Janet Rae-Dupree wrote in NYT (4 May 08) that researchers have discovered that when we consciously develop new habits, we create parallel synaptic paths, and even entirely new brain cells, that can jump our trains of thought onto new, innovative tracks. It seems we direct our own change by consciously developing new habits. The more new things we try the more inherently creative we become. Old habits are with us to stay, but new habits create parallel pathways that can bypass them.
“The first thing needed for innovation is a fascination with wonder,” says Dawna Markova, author of The Open Mind We are taught to ‘decide’, yet to decide is to kill off all possibilities but one. A good innovational thinker is always exploring the many other possibilities.
All of us work through problems in ways of which we’re unaware. We are each analytical, procedural, relational (or collaborative) or innovative. But from puberty the brain preserve only those modes of thought that have seemed most valuable during the first decade or so of life. In the West, this has lead to many of us being analytical or procedural rather than relational or innovative collaborate. Yet we cannot resist this successfully; to knowing what one is good and do even more of it creates excellence.
This is where developing new habits comes in. If you’re an analytical or procedural thinker, you learn in different ways than someone who is inherently innovative or collaborative. Figure out what has worked for you when you’ve learned in the past, and you can draw your own map for developing additional skills and behaviors for the future.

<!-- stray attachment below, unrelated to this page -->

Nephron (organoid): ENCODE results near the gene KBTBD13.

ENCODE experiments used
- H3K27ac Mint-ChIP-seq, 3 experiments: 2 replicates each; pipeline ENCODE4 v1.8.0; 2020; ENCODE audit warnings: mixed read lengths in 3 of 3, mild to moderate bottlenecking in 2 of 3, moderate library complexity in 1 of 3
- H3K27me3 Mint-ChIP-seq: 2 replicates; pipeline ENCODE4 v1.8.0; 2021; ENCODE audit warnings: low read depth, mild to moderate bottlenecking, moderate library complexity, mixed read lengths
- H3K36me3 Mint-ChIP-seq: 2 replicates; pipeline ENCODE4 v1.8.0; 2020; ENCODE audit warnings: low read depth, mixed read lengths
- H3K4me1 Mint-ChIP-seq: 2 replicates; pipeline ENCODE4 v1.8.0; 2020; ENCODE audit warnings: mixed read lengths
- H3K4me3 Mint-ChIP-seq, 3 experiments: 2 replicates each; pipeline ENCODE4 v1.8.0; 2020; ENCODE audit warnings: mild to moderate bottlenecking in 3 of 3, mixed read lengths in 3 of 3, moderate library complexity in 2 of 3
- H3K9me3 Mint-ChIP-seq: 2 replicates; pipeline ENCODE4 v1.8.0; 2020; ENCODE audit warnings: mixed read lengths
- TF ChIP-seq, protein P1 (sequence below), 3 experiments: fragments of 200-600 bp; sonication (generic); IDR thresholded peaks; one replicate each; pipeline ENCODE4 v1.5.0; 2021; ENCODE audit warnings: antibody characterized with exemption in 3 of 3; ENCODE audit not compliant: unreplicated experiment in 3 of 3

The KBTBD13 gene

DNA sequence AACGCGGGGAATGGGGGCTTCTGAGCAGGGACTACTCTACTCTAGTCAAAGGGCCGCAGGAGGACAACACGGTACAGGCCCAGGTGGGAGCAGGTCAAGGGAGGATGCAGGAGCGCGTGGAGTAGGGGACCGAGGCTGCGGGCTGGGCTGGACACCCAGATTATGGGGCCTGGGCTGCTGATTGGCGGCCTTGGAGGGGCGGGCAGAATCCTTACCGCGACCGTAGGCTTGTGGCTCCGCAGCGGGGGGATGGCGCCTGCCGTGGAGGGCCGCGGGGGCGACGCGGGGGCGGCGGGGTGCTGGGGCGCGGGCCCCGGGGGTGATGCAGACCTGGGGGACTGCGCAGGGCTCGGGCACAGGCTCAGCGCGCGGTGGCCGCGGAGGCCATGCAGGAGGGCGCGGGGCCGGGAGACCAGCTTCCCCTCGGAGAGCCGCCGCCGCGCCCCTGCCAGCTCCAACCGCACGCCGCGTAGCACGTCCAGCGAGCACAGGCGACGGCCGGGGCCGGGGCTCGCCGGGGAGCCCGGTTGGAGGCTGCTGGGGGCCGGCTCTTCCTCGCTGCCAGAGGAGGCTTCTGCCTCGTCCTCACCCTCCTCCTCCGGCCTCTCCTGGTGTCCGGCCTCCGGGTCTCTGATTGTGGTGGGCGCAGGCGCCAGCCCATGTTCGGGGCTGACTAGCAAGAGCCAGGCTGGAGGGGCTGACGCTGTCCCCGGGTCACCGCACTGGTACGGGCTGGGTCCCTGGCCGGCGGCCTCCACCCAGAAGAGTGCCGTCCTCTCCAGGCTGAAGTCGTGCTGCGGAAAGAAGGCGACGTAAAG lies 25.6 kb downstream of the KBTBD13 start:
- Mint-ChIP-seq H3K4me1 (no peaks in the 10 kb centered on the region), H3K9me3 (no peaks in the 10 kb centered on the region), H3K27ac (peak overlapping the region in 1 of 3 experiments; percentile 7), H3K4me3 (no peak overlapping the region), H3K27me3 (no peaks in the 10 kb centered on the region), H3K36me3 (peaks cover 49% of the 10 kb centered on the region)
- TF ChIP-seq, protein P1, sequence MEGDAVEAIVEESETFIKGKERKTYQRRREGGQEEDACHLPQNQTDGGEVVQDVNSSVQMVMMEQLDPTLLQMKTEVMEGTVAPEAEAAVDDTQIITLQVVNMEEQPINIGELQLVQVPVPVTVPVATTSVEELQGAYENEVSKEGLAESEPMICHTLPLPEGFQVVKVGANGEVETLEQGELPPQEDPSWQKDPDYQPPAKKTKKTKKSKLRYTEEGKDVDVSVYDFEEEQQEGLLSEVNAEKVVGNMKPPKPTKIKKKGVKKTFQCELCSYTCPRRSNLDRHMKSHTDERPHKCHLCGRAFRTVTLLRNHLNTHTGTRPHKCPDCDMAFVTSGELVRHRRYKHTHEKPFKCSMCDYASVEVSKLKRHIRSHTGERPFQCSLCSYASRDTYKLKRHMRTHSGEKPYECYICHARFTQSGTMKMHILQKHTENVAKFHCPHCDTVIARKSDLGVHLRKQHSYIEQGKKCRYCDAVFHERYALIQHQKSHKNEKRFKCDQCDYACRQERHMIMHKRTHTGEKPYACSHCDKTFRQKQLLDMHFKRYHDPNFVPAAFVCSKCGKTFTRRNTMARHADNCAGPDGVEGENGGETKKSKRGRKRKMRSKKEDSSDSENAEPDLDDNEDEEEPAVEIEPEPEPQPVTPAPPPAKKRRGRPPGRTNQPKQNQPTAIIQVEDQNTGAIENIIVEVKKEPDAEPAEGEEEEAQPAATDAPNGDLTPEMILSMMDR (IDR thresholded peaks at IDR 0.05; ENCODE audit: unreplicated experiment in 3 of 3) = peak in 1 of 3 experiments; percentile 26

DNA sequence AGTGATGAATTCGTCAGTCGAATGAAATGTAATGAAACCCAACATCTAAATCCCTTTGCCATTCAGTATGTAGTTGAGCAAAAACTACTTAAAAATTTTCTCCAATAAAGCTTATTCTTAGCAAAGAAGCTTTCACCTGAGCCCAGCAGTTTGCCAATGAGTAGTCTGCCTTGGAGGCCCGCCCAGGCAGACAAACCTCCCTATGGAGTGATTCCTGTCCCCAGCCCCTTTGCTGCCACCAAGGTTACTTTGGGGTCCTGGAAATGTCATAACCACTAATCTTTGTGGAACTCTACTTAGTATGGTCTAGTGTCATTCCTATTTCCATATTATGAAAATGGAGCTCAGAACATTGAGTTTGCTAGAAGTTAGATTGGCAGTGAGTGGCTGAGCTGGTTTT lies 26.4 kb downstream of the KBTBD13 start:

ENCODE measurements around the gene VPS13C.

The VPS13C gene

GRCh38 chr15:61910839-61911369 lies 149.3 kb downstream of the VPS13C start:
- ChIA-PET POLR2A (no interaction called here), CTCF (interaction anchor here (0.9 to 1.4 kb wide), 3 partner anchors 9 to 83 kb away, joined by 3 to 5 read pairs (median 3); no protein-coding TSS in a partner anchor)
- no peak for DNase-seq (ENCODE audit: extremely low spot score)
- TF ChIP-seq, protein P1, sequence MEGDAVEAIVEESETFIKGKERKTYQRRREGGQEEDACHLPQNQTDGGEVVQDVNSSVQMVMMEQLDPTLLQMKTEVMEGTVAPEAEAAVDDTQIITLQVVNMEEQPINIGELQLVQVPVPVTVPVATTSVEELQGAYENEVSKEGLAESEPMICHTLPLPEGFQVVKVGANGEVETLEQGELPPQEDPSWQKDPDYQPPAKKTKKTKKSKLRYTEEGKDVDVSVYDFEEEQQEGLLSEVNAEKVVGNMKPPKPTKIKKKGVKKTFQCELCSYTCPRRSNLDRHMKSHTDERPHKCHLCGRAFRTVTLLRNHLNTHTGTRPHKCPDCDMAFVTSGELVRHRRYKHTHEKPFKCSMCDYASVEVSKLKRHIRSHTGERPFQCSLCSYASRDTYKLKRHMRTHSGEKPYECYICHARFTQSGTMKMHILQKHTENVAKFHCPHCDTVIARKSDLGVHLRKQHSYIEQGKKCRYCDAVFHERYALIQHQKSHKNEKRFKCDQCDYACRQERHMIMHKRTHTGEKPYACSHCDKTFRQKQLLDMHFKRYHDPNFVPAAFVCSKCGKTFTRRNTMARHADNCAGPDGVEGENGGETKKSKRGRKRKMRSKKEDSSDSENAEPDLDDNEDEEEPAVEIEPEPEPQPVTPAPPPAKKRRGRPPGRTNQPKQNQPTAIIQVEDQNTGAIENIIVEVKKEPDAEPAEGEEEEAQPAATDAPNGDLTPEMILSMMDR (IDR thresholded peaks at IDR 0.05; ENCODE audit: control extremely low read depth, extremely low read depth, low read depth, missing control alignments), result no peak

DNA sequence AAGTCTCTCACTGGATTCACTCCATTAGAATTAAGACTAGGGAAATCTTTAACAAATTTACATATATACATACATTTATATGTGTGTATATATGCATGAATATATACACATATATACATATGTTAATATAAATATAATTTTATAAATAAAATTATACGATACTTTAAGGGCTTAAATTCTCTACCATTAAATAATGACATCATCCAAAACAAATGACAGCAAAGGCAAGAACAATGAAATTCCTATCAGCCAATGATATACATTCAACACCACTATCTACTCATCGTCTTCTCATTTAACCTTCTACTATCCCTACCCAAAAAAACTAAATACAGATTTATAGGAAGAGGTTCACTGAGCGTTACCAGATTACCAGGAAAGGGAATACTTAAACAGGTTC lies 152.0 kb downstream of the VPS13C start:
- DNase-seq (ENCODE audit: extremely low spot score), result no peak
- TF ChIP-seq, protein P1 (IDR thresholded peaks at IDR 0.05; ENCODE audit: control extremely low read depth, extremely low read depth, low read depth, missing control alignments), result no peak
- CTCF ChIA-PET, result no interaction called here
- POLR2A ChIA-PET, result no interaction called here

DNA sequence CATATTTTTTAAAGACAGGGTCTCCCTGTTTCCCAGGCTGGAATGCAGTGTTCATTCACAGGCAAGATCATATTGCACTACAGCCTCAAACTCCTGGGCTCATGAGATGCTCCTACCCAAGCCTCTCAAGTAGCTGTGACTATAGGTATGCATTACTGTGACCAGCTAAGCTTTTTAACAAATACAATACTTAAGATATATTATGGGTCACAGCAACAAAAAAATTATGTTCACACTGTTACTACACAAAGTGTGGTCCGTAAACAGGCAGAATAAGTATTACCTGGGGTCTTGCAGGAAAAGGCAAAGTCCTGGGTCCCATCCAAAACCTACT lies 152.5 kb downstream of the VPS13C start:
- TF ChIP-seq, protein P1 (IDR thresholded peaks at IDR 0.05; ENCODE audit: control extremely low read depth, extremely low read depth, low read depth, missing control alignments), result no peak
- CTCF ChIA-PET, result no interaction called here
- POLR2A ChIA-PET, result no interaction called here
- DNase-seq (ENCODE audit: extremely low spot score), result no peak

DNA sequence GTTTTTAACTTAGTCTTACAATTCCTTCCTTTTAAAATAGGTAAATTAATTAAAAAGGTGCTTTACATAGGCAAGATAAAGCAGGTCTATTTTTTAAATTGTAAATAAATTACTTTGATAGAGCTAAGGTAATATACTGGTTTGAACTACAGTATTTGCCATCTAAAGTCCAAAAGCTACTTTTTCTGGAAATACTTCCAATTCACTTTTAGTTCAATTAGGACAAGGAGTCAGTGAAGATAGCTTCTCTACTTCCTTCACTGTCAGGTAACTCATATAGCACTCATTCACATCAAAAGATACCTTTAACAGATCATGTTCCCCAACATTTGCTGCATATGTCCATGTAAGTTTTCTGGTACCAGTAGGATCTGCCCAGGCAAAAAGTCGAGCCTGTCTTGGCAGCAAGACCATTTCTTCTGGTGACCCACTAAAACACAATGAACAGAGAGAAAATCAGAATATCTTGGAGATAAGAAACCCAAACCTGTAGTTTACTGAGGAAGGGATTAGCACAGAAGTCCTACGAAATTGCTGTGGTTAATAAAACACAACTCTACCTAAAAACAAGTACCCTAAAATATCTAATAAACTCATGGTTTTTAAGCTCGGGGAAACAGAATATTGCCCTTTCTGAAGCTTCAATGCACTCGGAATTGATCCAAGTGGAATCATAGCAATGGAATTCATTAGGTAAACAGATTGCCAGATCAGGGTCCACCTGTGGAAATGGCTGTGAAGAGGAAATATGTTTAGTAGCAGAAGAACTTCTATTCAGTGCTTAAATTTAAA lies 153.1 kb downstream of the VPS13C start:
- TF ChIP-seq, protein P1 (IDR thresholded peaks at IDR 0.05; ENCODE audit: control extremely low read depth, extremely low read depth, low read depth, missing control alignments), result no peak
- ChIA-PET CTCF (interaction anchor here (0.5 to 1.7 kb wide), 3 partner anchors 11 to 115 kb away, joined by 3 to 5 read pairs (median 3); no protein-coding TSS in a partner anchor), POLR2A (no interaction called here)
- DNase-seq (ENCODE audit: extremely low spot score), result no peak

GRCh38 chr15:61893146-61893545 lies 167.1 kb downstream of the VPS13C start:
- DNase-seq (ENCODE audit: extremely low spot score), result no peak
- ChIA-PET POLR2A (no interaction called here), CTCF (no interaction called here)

What I would do, often, is simply read what I need to know. Others find other ways of learning better.
It’s when we stretch ourselves that change happens and new, valuable habits begin to form. Comfort is the realm of existing habit. Stress occurs when a challenge is so far beyond current experience as to be overwhelming. It’s in the stretch zone in the middle where change occurs.
It turns out that unless we continue to learn new things, which challenges our brains to create new pathways, they literally begin to atrophy, which may result in dementia, Alzheimer’s and other brain diseases. Continuously stretching ourselves will even help us lose weight, according to one study. Researchers who asked folks to do something different every day—listen to a new radio station, for instance—found that they lost and kept off weight. No one is sure why, but scientists speculate that getting out of routines makes us more aware in general.”
Thus the Japanese technique called kaizen calls for tiny, continuous improvements.
So that’s how I must learn to exercise more, for instance!